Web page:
That’s the structure tab. You can add (“Add symbol layer” button) or duplicate (the clipboard icon) all sorts of graphical layers to represent one single map layer. That’s how people handle road casing, and stuff, but I prefer to do less practical things.

I added what turned out to be 11 symbol layers. The topmost layers replicate the slight raised edge of cut paper, then there is the colored watercolor paper layer, then a bunch of layers to replicate a cast shadow. Let’s dive in…

Here is the baseline symbol layer. It’s the paper. This is a “fill layer” and I linked to one of my watercolor paper swatches, made it “picture” quality, and gave it a size of 160pt (because it looked best to me at that size)…

Then I set to work making this thing look like it was casting a shadow. I added a “stroke layer” and used a speckly image (tinted black) to surround the paper with a textury shadow…

That was ok, but the heavy lifting comes into play when I added a “stroke layer” and gave it a gradient stroke. Did you know you could do that? You can, and it rules! If you give the inner color an semi-transparent black and the outer color a fully-transparent black, you get a decent drop shadow, especially if you add a “move” option and nudge it over and down…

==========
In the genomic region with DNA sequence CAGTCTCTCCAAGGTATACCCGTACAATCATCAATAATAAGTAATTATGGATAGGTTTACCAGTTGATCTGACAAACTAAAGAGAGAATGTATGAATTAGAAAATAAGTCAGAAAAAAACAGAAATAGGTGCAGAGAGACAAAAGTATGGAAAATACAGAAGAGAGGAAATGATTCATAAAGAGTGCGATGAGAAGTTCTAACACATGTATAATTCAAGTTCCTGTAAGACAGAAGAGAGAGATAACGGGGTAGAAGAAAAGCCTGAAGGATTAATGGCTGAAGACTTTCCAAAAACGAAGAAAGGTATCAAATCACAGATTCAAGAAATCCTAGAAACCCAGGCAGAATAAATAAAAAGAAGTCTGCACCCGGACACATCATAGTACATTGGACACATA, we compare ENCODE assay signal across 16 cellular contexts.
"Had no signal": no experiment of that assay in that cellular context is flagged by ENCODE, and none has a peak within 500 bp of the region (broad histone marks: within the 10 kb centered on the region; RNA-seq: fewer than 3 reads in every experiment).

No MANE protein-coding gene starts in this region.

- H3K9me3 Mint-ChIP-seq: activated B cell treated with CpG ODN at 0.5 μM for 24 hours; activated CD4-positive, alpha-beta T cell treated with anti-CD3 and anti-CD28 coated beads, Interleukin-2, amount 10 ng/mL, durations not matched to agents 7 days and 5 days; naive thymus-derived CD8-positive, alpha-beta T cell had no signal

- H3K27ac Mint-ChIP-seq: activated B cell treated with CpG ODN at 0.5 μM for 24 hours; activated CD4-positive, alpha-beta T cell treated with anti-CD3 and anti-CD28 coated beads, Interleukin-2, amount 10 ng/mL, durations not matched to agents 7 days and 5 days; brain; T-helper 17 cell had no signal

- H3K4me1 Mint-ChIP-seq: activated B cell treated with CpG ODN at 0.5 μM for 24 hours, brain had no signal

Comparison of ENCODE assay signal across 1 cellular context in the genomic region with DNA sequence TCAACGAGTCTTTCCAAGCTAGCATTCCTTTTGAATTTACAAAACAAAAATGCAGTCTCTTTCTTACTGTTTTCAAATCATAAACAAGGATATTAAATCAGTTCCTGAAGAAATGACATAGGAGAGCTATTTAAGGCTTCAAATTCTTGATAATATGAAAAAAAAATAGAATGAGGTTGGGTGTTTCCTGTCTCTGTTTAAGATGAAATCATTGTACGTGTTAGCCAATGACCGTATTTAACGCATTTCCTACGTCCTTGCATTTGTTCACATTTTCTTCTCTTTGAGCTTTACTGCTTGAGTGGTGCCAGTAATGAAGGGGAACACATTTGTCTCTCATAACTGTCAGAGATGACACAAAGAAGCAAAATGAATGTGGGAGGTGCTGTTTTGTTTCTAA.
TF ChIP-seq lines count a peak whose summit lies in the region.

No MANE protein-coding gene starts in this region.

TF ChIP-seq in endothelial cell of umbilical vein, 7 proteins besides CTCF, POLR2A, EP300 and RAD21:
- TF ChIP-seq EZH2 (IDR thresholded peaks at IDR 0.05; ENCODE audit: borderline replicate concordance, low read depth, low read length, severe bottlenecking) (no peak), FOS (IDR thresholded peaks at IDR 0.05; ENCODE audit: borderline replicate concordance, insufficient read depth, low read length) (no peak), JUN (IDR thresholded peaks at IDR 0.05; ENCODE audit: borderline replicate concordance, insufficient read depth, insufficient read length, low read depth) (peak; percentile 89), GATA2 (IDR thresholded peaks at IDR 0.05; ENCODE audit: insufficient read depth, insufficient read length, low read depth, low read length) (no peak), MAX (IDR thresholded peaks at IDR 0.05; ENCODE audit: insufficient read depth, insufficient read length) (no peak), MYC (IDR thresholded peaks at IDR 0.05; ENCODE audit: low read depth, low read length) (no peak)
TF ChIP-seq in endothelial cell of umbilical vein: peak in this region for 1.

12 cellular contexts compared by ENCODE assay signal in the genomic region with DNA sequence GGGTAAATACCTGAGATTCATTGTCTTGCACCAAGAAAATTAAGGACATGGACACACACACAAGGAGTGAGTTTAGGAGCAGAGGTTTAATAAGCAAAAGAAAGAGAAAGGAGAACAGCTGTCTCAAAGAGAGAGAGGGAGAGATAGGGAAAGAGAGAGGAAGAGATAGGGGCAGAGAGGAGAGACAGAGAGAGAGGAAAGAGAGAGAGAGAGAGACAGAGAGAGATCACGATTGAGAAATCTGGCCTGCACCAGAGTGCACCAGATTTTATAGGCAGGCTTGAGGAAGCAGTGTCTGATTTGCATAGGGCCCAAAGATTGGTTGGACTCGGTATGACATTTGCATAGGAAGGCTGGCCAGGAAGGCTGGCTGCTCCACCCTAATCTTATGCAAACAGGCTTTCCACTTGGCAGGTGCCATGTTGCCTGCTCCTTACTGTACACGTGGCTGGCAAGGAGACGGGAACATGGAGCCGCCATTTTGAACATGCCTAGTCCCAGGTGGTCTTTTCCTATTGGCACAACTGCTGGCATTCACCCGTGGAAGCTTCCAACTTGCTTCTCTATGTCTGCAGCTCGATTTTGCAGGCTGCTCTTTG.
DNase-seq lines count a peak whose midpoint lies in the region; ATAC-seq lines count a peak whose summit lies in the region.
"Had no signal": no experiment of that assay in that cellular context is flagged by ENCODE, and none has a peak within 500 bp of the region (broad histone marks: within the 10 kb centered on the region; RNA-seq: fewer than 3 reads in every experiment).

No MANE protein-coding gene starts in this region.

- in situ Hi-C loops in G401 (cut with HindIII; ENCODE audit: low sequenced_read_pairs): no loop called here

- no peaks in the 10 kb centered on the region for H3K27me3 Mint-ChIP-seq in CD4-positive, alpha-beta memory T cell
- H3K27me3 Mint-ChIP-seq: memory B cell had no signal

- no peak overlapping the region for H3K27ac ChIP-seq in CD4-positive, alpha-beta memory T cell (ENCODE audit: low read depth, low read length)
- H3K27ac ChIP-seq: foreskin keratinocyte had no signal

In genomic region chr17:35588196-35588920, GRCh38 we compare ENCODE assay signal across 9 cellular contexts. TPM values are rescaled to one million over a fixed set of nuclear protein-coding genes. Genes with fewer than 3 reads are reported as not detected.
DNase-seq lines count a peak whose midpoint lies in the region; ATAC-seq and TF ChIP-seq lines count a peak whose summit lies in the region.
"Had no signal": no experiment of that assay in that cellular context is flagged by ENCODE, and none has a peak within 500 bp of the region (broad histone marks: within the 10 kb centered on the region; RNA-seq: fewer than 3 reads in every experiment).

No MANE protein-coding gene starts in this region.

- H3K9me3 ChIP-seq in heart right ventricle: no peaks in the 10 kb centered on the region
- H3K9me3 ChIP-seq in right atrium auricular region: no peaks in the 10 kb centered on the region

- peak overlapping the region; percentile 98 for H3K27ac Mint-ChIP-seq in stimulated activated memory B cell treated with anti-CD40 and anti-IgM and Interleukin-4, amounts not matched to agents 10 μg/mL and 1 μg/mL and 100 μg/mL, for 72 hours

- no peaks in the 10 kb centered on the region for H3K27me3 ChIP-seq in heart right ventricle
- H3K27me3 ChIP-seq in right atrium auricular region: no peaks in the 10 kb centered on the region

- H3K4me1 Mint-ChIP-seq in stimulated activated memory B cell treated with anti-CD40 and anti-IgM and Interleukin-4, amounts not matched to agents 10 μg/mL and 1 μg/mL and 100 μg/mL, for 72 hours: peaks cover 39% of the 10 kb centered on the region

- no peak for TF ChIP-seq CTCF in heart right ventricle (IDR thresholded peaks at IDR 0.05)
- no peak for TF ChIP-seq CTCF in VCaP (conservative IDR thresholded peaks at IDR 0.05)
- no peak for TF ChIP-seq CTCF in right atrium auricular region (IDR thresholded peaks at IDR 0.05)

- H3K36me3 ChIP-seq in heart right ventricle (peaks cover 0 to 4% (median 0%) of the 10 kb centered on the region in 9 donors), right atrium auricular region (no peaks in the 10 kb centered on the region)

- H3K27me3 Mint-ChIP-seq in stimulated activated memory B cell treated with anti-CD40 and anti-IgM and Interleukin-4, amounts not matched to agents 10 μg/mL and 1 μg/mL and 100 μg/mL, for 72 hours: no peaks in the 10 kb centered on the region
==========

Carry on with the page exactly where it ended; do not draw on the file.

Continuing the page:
Then I added another “stroke layer” using the speckly image again, but this time I moved it to the lower right, like I did the gradient stroke, above. Now we’re getting into some workable dropshadow territory…

Then I did it again, “moved” down and over by a greater distance…

And again, by an even greater distance…

Then to really punch it home, I gave it another “fill layer” and set the color to 90% transparent black, nudged down and over by 3 pts. You should know, I’m tirelessly committed to realistic drop shadows…

Ok, that’s enough for the dropshadow. After all these layers, my machine was running pretty hot. Let’s focus on creating a little raised lip effect around the edge of the paper. When I look at cut/stacked cardstock like this, it has a little emboss around the edge, where the press cut down and slightly frayed the fibers. Yes, things are getting pretty serious. Here’s a “stroke layer” of the trusty speckly image, given a dark tint, with an inset of a few pixels…